Freshwater biodiversity of the Eastern Highlands of Zimbabwe: Assessing conservation priorities using primary species occurrence data

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Arthroleptis, Chimanimani, Manicaland, Zimbabwe. Photo by Brian Gratwicke licensed under CC BY 2.0

Over the years, the Eastern Highlands of Zimbabwe, a biodiversity hotspot part of the Eastern Afromontane region, has seen an increase in human activities such as agriculture, illegal mining and introduction of invasive species.

Leading to land degradation, water pollution and other negative environmental consequences, these anthropogenic activities negatively impact the quality of aquatic habitats and biodiversity in the region, which harbors several freshwater species of conservation interest, such as birds, invertebrates, fish and amphibians, whose numbers and distribution are unknown.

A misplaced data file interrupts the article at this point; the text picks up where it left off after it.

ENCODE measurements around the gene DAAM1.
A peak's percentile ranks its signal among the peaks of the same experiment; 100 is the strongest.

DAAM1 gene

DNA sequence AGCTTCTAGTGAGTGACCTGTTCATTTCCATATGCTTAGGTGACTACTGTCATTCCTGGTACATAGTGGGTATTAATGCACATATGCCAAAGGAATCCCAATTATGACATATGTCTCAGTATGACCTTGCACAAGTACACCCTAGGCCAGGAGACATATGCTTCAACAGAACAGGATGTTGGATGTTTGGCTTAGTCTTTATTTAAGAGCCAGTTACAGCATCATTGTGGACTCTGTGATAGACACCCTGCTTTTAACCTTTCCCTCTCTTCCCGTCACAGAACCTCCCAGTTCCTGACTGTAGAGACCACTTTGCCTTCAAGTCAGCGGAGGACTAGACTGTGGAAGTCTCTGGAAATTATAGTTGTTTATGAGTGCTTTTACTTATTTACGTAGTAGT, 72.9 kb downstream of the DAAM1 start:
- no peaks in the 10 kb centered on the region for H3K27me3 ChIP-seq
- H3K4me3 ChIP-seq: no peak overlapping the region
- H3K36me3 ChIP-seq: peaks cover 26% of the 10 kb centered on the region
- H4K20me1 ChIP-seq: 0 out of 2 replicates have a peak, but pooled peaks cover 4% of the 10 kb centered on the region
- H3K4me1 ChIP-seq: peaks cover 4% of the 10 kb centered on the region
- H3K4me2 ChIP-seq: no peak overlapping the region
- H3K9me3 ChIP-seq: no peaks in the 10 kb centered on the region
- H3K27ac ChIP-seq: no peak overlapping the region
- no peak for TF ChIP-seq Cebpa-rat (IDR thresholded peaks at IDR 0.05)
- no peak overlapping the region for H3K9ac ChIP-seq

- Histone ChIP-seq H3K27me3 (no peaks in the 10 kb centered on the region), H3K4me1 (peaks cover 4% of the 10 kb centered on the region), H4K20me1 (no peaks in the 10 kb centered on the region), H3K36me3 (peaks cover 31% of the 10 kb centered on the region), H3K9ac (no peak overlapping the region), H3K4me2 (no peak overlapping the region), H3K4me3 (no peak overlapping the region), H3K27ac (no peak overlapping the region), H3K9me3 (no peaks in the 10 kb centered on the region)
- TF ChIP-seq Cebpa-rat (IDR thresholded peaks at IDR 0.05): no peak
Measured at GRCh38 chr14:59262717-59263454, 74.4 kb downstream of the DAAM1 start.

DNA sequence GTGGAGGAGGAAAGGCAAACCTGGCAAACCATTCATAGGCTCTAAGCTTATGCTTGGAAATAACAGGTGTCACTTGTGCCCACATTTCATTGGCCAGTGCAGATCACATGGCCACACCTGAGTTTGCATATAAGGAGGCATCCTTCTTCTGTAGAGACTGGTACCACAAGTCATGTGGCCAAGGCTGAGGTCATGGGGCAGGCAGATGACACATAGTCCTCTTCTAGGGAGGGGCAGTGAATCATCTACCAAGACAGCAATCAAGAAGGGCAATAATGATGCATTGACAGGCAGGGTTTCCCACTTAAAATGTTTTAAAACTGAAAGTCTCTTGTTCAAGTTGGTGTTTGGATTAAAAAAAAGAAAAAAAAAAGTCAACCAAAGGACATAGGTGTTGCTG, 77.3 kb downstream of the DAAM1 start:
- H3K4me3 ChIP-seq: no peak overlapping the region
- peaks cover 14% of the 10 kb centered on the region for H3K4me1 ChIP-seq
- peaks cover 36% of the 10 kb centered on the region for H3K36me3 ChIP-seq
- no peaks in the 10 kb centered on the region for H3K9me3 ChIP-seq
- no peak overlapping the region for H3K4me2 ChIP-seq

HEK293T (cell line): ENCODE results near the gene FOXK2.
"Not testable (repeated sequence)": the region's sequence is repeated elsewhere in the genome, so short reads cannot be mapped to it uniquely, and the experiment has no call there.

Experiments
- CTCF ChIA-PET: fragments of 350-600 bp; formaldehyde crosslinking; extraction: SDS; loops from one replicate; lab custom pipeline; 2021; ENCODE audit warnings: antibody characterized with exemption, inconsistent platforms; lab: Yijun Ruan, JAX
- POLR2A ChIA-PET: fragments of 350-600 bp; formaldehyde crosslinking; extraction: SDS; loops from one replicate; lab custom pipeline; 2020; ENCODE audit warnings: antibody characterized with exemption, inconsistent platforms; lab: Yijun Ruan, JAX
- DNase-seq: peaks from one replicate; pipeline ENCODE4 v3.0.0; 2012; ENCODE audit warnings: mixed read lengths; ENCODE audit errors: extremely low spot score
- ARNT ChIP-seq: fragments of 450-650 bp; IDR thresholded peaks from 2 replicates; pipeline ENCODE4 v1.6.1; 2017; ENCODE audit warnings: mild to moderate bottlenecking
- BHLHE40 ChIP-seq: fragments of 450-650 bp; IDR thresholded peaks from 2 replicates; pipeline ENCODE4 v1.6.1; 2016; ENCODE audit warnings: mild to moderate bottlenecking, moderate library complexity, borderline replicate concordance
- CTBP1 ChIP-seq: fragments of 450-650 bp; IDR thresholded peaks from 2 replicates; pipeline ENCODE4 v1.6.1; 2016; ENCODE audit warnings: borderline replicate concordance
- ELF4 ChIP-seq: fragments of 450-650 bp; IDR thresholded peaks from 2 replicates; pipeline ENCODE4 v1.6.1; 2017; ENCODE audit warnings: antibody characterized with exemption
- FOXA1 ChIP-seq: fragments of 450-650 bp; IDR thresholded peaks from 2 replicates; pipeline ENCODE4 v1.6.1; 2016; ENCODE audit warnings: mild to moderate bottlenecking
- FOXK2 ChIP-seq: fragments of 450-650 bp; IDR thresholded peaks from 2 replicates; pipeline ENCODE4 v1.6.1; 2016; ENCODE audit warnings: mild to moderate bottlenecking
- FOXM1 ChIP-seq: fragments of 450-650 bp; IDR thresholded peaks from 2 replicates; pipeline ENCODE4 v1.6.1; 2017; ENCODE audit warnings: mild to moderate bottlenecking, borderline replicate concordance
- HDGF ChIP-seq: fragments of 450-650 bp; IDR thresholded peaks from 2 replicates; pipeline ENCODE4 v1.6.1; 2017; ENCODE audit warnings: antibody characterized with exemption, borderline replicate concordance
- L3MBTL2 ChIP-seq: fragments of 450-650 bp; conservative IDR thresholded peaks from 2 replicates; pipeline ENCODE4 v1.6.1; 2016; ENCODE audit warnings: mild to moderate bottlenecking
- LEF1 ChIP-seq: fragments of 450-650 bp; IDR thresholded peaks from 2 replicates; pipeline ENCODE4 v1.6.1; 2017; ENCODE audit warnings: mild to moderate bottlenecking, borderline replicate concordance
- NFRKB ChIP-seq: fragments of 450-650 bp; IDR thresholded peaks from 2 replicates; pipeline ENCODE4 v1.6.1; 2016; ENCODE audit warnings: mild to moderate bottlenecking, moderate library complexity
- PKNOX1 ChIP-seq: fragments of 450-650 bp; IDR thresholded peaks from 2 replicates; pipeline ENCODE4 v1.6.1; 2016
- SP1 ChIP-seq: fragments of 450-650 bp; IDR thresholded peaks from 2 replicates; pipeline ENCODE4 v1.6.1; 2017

While the longterm effects of antropogenic activities on wetland biodiversity and ecosystem integrity in the region are unknown, data from previous surveys remain inaccessibile, rendering relevant policy and decision making difficult.

Lead by the Natural History Museum of Zimbabwe this project seeks to mobilize the much required data on freshwater biodiversity in the Eastern Highlands of Zimbabwe, and through use of biodiversity informatics tools, identify the important sites for conservation with a focus on fish, invertebrates, amphibians and birds in the region.

The output from the project will inform policymakers and help wildlife managers, researcers and conservationists target their resources and conservation efforts to protect wetland biodiversity.

€ {{ 20000 | localNumber }}
€ {{ 63600 | localNumber }}
Type of grant
Small grant
1 Oct 2017 - 31 Mar 2019
Project identifier
Funded by

€ {{ 20000 | localNumber}}